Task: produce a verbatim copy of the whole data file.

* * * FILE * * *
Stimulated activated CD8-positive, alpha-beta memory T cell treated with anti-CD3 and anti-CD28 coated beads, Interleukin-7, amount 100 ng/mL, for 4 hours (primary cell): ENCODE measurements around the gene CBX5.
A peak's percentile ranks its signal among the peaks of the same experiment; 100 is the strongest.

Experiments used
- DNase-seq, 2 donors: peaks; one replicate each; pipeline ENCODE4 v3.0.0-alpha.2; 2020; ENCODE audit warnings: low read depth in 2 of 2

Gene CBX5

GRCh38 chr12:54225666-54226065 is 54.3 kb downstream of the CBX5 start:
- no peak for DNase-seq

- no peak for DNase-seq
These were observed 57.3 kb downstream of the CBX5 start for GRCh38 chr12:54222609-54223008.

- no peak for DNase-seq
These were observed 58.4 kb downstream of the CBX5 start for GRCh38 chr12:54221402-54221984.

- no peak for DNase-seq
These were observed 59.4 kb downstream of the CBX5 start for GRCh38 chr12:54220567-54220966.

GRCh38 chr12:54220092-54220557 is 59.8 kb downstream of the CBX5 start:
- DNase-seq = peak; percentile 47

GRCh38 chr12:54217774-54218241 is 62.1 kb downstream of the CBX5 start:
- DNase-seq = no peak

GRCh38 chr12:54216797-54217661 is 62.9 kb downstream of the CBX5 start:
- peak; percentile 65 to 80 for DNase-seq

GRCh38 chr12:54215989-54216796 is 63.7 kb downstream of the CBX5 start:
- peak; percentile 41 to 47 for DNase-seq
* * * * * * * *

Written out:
Stimulated activated CD8-positive, alpha-beta memory T cell treated with anti-CD3 and anti-CD28 coated beads, Interleukin-7, amount 100 ng/mL, for 4 hours (primary cell): ENCODE measurements around the gene CBX5.
A peak's percentile ranks its signal among the peaks of the same experiment; 100 is the strongest.

Experiments used
- DNase-seq, 2 donors: peaks; one replicate each; pipeline ENCODE4 v3.0.0-alpha.2; 2020; ENCODE audit warnings: low read depth in 2 of 2

Gene CBX5

GRCh38 chr12:54225666-54226065 is 54.3 kb downstream of the CBX5 start:
- no peak for DNase-seq

- no peak for DNase-seq
These were observed 57.3 kb downstream of the CBX5 start for GRCh38 chr12:54222609-54223008.

- no peak for DNase-seq
These were observed 58.4 kb downstream of the CBX5 start for GRCh38 chr12:54221402-54221984.

- no peak for DNase-seq
These were observed 59.4 kb downstream of the CBX5 start for GRCh38 chr12:54220567-54220966.

GRCh38 chr12:54220092-54220557 is 59.8 kb downstream of the CBX5 start:
- DNase-seq = peak; percentile 47

GRCh38 chr12:54217774-54218241 is 62.1 kb downstream of the CBX5 start:
- DNase-seq = no peak

GRCh38 chr12:54216797-54217661 is 62.9 kb downstream of the CBX5 start:
- peak; percentile 65 to 80 for DNase-seq

GRCh38 chr12:54215989-54216796 is 63.7 kb downstream of the CBX5 start:
- peak; percentile 41 to 47 for DNase-seq